Why it’s time to increase electricity prices

One of the main facts of the latest World Energy Outlook is that energy efficiency is the largest contributor in reducing the emissions of greenhouse gases , accounting for over half of total abatement by 2030.”

This means that it has more impact than renewable energies, nuclear power and clean coal combined. But energy is too cheap to be conserved and this even if people may drive less because of high oil prices and the economic recession.

However electricity consumption is not decreasing that much as it is still frightfully cheap : around 10 euro cents per kWh in France and slightly more in the European Union.

If governments and companies increased prices while providing serious incentives for energy efficient appliances and insulating housings electricity consumption – and greenhouse gases emissions – would decrease.

Insulating housings is also a critical issue as I have outlined four years ago in my Master’s Thesis.

Increasing electricity prices would also enable large investments in safe nuclear power and renewable energy sources like solar and wind. This would lead to further cuts in greenhouse gases emissions as less natural gas and coal are burned.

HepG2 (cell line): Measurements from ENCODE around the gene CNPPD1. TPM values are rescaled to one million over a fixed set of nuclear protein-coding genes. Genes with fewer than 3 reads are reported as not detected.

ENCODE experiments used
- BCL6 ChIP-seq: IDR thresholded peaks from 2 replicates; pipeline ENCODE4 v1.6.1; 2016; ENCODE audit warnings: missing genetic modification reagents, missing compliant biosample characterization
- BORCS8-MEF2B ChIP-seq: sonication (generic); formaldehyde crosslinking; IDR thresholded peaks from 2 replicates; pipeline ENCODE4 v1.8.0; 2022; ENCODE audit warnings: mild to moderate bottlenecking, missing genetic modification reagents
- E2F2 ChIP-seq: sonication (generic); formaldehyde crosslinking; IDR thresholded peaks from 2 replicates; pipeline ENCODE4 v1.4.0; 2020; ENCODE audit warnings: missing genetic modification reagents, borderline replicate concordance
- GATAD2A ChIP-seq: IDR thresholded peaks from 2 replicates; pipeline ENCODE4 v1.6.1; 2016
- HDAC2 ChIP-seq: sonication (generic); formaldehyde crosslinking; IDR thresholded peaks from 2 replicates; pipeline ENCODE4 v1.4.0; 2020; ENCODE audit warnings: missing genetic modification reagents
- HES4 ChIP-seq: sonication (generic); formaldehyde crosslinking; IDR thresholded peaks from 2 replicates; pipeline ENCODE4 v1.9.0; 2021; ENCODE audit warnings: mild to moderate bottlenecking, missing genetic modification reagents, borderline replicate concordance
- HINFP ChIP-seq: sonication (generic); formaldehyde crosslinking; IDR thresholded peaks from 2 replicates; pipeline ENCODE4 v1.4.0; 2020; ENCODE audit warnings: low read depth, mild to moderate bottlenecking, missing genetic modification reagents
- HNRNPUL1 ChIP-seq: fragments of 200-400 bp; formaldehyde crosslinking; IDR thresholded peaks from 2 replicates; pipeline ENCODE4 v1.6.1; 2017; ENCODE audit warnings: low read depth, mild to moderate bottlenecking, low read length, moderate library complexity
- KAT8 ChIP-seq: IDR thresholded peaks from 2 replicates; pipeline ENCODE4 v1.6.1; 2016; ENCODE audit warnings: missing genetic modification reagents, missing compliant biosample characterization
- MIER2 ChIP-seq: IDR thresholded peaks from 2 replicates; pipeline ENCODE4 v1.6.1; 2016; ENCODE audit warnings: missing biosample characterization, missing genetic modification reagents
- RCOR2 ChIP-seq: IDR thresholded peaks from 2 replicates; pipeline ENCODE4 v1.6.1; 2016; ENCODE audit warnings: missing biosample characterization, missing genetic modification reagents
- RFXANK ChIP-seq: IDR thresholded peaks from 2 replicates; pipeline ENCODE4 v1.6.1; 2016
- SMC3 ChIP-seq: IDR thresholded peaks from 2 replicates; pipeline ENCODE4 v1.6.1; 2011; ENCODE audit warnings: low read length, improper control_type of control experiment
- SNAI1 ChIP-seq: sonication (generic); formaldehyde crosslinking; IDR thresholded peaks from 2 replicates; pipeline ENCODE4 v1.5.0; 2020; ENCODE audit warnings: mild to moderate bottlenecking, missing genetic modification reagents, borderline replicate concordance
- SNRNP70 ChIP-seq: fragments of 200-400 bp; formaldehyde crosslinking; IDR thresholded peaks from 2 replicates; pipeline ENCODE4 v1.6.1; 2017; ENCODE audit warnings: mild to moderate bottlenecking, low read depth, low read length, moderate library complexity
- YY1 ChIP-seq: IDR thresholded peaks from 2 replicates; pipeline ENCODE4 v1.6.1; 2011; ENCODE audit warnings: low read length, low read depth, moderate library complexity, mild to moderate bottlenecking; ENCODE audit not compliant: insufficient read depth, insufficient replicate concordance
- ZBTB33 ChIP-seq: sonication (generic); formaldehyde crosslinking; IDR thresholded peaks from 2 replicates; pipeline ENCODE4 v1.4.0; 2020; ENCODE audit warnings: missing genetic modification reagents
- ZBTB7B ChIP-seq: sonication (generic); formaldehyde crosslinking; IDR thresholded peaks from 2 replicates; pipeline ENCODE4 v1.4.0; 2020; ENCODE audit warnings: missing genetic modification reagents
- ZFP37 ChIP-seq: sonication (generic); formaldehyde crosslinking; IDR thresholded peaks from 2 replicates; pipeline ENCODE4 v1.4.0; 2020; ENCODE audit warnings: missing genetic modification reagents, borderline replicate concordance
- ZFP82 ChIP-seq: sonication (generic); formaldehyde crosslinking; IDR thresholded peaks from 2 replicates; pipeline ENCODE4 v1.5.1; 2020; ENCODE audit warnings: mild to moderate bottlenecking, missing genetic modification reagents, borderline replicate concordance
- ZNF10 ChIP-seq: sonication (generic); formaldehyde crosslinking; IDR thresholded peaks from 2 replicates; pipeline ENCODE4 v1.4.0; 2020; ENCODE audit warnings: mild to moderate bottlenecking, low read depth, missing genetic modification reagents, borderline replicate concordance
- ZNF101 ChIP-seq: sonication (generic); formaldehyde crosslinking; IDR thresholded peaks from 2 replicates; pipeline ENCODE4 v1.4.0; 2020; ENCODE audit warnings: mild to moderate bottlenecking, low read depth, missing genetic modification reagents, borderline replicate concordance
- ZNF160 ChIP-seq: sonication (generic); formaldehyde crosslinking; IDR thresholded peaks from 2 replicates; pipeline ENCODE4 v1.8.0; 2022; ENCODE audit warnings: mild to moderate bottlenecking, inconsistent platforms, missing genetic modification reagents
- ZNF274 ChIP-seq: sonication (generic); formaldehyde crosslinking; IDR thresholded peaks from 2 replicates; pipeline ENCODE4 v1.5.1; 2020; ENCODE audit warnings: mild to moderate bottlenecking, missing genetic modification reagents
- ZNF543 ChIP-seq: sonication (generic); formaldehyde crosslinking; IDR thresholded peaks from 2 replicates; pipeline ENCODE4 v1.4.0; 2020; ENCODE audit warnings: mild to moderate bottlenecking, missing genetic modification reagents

As TreeHugger notes, Australia will soon be increasing its electricity prices to finance its grid expansion.


Edouard is a sustainability and energy professional committed to bringing our societies to a carbon neutral future. He has been writing on related topics on this very blog since 2007.

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1 Response

  1. Friday, July 30, 2010

    […] The former national utility, Electricité de France (EDF), controls the lion’s share of the 56 nuclear reactors operating in the country and thus has lower production costs than its competitors. In 2006, the price for 100 kW-h was 12.05 € while the EU average was of 14.16 €. The OECD energy watchdog calls for increased competition and this would increase prices. […]

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